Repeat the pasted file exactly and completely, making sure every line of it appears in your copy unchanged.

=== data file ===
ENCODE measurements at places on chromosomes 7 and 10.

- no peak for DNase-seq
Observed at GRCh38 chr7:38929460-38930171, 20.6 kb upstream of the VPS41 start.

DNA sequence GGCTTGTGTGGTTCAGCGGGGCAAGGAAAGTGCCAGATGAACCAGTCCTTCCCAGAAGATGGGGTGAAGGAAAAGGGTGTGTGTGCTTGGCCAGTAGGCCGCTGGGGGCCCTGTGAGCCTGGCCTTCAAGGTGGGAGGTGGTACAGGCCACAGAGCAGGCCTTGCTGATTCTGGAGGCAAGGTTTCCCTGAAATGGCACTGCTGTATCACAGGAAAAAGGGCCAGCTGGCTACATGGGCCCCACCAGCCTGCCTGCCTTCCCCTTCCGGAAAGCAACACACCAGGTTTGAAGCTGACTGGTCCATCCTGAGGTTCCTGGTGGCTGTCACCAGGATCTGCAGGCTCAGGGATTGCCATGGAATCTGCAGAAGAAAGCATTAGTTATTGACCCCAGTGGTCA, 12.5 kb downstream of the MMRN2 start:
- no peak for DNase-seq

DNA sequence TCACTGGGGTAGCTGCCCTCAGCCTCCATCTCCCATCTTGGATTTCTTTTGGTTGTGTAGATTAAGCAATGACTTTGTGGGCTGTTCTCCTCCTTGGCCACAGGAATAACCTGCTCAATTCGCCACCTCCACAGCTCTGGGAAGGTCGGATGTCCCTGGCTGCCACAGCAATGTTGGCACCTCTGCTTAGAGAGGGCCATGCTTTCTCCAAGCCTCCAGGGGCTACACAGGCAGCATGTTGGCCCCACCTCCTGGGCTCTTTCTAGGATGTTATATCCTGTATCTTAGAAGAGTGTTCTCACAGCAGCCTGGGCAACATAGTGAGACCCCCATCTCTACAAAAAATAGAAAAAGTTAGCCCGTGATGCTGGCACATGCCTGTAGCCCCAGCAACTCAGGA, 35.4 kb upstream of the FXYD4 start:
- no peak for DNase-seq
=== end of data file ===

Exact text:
ENCODE measurements at places on chromosomes 7 and 10.

- no peak for DNase-seq
Observed at GRCh38 chr7:38929460-38930171, 20.6 kb upstream of the VPS41 start.

DNA sequence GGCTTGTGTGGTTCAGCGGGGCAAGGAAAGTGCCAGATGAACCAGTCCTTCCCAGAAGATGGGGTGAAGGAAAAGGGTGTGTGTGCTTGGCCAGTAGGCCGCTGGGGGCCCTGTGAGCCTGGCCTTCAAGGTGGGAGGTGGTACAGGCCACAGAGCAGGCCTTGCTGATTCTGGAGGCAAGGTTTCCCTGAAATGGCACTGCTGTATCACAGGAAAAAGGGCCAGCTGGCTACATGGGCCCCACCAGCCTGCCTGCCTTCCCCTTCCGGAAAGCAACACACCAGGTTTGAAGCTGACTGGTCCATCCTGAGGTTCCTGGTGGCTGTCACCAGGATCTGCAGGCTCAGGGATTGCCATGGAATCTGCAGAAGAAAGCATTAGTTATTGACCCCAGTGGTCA, 12.5 kb downstream of the MMRN2 start:
- no peak for DNase-seq

DNA sequence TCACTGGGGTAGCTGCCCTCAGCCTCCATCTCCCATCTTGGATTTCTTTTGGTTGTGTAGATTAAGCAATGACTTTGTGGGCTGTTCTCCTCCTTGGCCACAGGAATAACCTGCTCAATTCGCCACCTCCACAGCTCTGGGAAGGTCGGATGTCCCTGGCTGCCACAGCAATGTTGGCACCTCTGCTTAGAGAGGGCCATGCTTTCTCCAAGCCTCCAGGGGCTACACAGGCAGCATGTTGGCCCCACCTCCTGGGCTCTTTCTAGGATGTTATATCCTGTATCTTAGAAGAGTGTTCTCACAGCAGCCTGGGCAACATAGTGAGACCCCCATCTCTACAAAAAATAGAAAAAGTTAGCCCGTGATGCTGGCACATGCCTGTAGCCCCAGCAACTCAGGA, 35.4 kb upstream of the FXYD4 start:
- no peak for DNase-seq